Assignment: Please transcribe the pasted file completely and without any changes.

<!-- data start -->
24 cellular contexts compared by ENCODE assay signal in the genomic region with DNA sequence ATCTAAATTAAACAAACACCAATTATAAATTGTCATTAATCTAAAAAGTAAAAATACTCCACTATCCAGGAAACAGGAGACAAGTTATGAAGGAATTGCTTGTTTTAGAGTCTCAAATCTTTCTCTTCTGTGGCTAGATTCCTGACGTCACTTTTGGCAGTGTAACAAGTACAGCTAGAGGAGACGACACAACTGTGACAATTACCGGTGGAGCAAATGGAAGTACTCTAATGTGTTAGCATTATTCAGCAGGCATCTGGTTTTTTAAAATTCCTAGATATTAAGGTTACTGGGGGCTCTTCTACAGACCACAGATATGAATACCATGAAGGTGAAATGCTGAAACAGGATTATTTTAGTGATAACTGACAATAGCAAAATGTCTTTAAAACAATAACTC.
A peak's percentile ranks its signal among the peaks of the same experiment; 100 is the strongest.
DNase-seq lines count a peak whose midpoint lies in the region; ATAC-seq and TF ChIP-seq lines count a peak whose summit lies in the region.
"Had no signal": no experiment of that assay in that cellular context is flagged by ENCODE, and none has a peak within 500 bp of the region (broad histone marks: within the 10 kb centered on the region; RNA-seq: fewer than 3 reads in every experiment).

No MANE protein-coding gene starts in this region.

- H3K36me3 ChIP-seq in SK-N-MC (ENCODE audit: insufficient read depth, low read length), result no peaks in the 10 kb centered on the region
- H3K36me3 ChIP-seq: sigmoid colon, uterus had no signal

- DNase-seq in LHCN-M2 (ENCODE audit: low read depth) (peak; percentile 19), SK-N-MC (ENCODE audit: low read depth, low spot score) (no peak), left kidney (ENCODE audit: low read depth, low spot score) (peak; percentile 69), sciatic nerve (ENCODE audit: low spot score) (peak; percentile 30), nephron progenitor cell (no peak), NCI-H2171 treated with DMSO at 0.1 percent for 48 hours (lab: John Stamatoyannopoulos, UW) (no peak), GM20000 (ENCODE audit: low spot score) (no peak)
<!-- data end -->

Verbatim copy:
24 cellular contexts compared by ENCODE assay signal in the genomic region with DNA sequence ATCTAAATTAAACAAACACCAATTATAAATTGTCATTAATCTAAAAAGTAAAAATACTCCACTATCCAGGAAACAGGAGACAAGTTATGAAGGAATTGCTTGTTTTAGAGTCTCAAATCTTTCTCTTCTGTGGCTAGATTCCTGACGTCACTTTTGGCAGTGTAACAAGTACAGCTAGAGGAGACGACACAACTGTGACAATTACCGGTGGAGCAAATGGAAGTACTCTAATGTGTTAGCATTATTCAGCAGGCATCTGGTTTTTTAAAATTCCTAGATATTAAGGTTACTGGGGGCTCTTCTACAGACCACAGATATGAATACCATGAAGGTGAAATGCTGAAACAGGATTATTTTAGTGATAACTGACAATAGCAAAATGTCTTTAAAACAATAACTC.
A peak's percentile ranks its signal among the peaks of the same experiment; 100 is the strongest.
DNase-seq lines count a peak whose midpoint lies in the region; ATAC-seq and TF ChIP-seq lines count a peak whose summit lies in the region.
"Had no signal": no experiment of that assay in that cellular context is flagged by ENCODE, and none has a peak within 500 bp of the region (broad histone marks: within the 10 kb centered on the region; RNA-seq: fewer than 3 reads in every experiment).

No MANE protein-coding gene starts in this region.

- H3K36me3 ChIP-seq in SK-N-MC (ENCODE audit: insufficient read depth, low read length), result no peaks in the 10 kb centered on the region
- H3K36me3 ChIP-seq: sigmoid colon, uterus had no signal

- DNase-seq in LHCN-M2 (ENCODE audit: low read depth) (peak; percentile 19), SK-N-MC (ENCODE audit: low read depth, low spot score) (no peak), left kidney (ENCODE audit: low read depth, low spot score) (peak; percentile 69), sciatic nerve (ENCODE audit: low spot score) (peak; percentile 30), nephron progenitor cell (no peak), NCI-H2171 treated with DMSO at 0.1 percent for 48 hours (lab: John Stamatoyannopoulos, UW) (no peak), GM20000 (ENCODE audit: low spot score) (no peak)